Ray Oyler
Born: (1937-08-04)August 4, 1937
Indianapolis, Indiana
Died: January 26, 1981(1981-01-26) (aged 43)
Redmond, Washington
Batted: Right
Threw: Right
MLB debut
April 18, 1965, for the Detroit Tigers
Last MLB appearance
October 1, 1970, for the California Angels
MLB statistics
Batting average.175
Home runs15
Runs batted in86
Career highlights and awards

Raymond Francis Oyler (August 4, 1937 – January 26, 1981) was an American baseball player, a major league shortstop for the Detroit Tigers (1965–1968), Seattle Pilots (1969), and California Angels (1970). He is best remembered as the slick-fielding, no-hit shortstop for the 1968 World Series champion Tigers and as the subject of the "Ray Oyler Fan Club" organized by Seattle radio personality Robert E. Lee Hardwick (of the Pilots flagship radio station KVI) in Seattle. Oyler is noteworthy for having had the lowest career batting average of any position player (with at least a thousand at-bats) in modern baseball history.[1]

Early years

Olyler was born in Indianapolis, Indiana, to Ray and Frances (née Harrington) Oyler. He graduated from Cathedral High School in Indianapolis in 1955 and served in the U.S. Marine Corps before playing in the major leagues.[2]

Detroit Tigers (1965–1968)

Oyler was signed by the Tigers in 1960 as an amateur free agent, making his major league debut with Detroit on April 18, 1965.

During his first two seasons, Oyler was a backup shortstop to Dick McAuliffe.

In 1965, Oyler debuted with a .186 batting average, with five home runs and six doubles in 82 games. In 1966, Oyler's average dropped to .171 in 71 games, with one home run in 210 at bats.

In 1967, the Tigers moved McAuliffe from shortstop to second base, opening a spot for Oyler as the Tigers' starting shortstop. Oyler played a career-high 147 games at shortstop in 1967 and had career-highs with 185 putouts, 374 assists, and 61 double plays. As an everyday player in 1967, Oyler also increased his batting average to .207—the only year in which he hit above .200. He was also third in the American League with 15 sacrifice hits in 1967.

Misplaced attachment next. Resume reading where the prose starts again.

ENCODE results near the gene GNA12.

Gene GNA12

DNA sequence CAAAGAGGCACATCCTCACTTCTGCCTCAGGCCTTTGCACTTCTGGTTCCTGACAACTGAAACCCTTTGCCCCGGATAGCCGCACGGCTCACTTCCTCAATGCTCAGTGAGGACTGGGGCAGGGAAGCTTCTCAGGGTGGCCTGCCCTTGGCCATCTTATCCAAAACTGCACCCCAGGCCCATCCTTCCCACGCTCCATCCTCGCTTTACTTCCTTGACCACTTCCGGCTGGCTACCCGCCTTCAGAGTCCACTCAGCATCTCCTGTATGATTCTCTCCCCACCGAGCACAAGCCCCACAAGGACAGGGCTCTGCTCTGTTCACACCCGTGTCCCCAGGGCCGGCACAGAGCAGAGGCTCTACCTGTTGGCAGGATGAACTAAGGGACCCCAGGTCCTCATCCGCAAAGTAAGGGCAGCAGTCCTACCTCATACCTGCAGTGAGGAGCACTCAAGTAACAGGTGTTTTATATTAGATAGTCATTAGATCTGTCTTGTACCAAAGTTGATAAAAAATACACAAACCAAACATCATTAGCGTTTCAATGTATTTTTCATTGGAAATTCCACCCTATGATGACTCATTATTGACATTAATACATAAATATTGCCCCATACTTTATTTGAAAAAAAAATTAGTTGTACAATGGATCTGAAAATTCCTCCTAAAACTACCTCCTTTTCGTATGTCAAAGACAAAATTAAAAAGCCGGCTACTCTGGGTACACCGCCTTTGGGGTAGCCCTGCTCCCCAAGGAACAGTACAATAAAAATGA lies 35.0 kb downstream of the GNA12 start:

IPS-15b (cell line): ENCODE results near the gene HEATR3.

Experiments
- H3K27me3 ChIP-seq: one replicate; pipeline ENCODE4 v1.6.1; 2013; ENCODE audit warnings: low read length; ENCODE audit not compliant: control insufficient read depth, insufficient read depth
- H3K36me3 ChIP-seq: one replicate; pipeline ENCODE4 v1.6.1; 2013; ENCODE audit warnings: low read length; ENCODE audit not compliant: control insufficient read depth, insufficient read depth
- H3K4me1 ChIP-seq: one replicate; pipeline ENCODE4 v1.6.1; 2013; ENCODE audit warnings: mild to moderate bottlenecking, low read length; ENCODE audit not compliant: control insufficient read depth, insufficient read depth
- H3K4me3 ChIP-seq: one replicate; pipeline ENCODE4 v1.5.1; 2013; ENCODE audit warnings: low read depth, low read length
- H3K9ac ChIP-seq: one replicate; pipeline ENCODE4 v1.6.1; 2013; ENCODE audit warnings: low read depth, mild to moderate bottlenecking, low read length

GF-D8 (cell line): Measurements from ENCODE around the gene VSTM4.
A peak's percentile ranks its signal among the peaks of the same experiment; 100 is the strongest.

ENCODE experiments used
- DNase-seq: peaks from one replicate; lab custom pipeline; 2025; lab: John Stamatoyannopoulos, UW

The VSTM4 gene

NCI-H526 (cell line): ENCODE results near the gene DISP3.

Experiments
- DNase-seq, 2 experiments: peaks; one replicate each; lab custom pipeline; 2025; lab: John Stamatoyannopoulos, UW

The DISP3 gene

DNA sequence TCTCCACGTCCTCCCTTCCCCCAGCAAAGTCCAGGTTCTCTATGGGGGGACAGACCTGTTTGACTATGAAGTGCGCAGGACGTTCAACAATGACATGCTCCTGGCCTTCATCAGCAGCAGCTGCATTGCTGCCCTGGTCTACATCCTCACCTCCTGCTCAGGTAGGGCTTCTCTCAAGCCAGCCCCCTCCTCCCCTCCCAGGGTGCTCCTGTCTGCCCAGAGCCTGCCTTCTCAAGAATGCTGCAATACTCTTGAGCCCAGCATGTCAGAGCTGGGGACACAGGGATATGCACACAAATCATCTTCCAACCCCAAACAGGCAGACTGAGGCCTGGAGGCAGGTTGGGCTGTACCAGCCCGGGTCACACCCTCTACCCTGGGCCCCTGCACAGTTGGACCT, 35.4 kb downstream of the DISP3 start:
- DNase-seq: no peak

In 1968, Oyler played in 111 games, with 29 hits (21 of them singles) for a career-low batting average of .135; it remains the lowest batting average by any major league player appearing in at least 100 games in a season. Defensively, his .977 fielding percentage was 15 points above the league average for shortstops.

1968 World Series: Mayo Smith's shortstop gamble

When Oyler, always a light hitter, famously went "0 for August", manager Mayo Smith moved outfielder Mickey Stanley to the shortstop position for the last nine games of the regular season and for all seven games of the 1968 World Series. Oyler's batting average had dropped to .135, and Smith had four quality outfielders in Willie Horton, Jim Northrup, Al Kaline, and Mickey Stanley that he wanted in the lineup for every World Series game. Stanley had not played the shortstop position before the 1968 season, but was a talented athlete with a good glove.

Oyler did not have an official at bat in the 1968 World Series, but he did appear in all four Detroit victories as a defensive replacement and had a sacrifice bunt.[3]

In its "The End of the Century" series, ESPN rated Smith's decision to move Stanley to shortstop for the World Series as one of the 10 greatest coaching decisions of the century.[4]

Stanley returned to play 59 games at shortstop the next year, while Oyler was allowed to be drafted by the expansion Seattle Pilots.

The Ray Oyler "S.O.C. I.T. T.O. M.E. .300 Club" in Seattle (1969)

Oyler with the Seattle Pilots in 1969
Oyler with the Seattle Pilots in 1969

Oyler was left unprotected in the expansion draft after the 1968 season and was the third player drafted by the Seattle Pilots. Before the Pilots even played their first game in 1969, Seattle radio disc jockey Robert E. Lee "Bob" Hardwick looked over the list of players drafted by the Pilots, discovered Oyler's batting average and created the "Ray Oyler Fan Club," initially as a radio bit on his radio show.[5]